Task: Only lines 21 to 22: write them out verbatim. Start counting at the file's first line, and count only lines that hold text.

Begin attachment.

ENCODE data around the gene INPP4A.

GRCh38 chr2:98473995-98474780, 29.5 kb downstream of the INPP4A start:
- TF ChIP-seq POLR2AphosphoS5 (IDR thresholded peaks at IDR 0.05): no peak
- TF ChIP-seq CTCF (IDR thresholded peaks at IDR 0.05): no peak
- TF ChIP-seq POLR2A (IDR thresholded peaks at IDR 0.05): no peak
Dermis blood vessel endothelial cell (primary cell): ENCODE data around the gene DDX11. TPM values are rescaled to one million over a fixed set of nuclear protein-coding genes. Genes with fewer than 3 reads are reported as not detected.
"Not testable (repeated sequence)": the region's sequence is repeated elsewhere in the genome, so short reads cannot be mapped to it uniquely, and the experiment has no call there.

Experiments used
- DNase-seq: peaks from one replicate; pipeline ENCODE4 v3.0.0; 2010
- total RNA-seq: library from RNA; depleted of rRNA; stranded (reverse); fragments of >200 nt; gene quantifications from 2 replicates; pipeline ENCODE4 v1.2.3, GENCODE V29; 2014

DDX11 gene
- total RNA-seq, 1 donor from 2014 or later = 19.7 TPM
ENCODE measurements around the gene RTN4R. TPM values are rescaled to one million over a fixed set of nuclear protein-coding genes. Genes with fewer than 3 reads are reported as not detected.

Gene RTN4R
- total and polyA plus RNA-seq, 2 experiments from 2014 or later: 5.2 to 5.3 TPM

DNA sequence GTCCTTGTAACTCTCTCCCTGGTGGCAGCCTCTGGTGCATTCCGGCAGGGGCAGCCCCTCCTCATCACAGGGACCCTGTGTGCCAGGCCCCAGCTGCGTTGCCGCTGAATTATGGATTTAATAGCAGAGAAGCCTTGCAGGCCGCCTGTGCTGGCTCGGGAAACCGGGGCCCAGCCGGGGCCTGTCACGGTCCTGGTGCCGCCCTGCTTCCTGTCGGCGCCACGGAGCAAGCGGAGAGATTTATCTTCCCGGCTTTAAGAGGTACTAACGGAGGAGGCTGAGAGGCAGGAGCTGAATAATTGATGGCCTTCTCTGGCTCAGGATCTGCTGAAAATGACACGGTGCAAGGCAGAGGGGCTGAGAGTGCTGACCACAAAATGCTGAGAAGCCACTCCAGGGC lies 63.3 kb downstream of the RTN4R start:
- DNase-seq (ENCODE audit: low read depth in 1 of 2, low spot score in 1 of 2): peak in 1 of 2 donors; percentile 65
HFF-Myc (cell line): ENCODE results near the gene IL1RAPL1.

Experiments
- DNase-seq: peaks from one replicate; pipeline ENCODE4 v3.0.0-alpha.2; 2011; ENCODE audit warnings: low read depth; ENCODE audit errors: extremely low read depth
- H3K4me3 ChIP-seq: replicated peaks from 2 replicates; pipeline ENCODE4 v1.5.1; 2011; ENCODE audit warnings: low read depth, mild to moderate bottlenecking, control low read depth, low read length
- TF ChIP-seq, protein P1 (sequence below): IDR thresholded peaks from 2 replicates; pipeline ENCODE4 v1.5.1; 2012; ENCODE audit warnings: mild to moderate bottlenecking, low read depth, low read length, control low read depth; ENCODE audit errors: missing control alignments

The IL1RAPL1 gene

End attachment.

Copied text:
- H3K4me3 ChIP-seq: replicated peaks from 2 replicates; pipeline ENCODE4 v1.5.1; 2011; ENCODE audit warnings: low read depth, mild to moderate bottlenecking, control low read depth, low read length
- TF ChIP-seq, protein P1 (sequence below): IDR thresholded peaks from 2 replicates; pipeline ENCODE4 v1.5.1; 2012; ENCODE audit warnings: mild to moderate bottlenecking, low read depth, low read length, control low read depth; ENCODE audit errors: missing control alignments